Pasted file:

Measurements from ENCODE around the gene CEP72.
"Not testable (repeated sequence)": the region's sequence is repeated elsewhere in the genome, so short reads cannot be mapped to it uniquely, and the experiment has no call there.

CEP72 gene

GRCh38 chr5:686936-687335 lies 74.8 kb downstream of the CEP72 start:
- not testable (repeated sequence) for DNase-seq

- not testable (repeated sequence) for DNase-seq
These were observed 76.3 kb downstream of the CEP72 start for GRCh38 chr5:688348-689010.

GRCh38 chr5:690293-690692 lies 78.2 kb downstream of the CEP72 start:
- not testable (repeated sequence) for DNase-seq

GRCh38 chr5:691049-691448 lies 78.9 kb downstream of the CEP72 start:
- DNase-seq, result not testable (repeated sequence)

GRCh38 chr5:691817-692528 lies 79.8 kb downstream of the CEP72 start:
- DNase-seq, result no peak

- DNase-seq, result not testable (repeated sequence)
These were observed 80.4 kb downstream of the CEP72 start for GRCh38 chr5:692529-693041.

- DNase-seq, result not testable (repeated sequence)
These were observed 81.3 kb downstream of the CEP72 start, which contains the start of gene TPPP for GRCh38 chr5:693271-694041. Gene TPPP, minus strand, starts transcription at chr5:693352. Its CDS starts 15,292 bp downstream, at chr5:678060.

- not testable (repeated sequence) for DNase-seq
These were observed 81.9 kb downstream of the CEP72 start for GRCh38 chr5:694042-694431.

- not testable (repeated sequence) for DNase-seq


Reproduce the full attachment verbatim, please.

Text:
Measurements from ENCODE around the gene CEP72.
"Not testable (repeated sequence)": the region's sequence is repeated elsewhere in the genome, so short reads cannot be mapped to it uniquely, and the experiment has no call there.

CEP72 gene

GRCh38 chr5:686936-687335 lies 74.8 kb downstream of the CEP72 start:
- not testable (repeated sequence) for DNase-seq

- not testable (repeated sequence) for DNase-seq
These were observed 76.3 kb downstream of the CEP72 start for GRCh38 chr5:688348-689010.

GRCh38 chr5:690293-690692 lies 78.2 kb downstream of the CEP72 start:
- not testable (repeated sequence) for DNase-seq

GRCh38 chr5:691049-691448 lies 78.9 kb downstream of the CEP72 start:
- DNase-seq, result not testable (repeated sequence)

GRCh38 chr5:691817-692528 lies 79.8 kb downstream of the CEP72 start:
- DNase-seq, result no peak

- DNase-seq, result not testable (repeated sequence)
These were observed 80.4 kb downstream of the CEP72 start for GRCh38 chr5:692529-693041.

- DNase-seq, result not testable (repeated sequence)
These were observed 81.3 kb downstream of the CEP72 start, which contains the start of gene TPPP for GRCh38 chr5:693271-694041. Gene TPPP, minus strand, starts transcription at chr5:693352. Its CDS starts 15,292 bp downstream, at chr5:678060.

- not testable (repeated sequence) for DNase-seq
These were observed 81.9 kb downstream of the CEP72 start for GRCh38 chr5:694042-694431.

- not testable (repeated sequence) for DNase-seq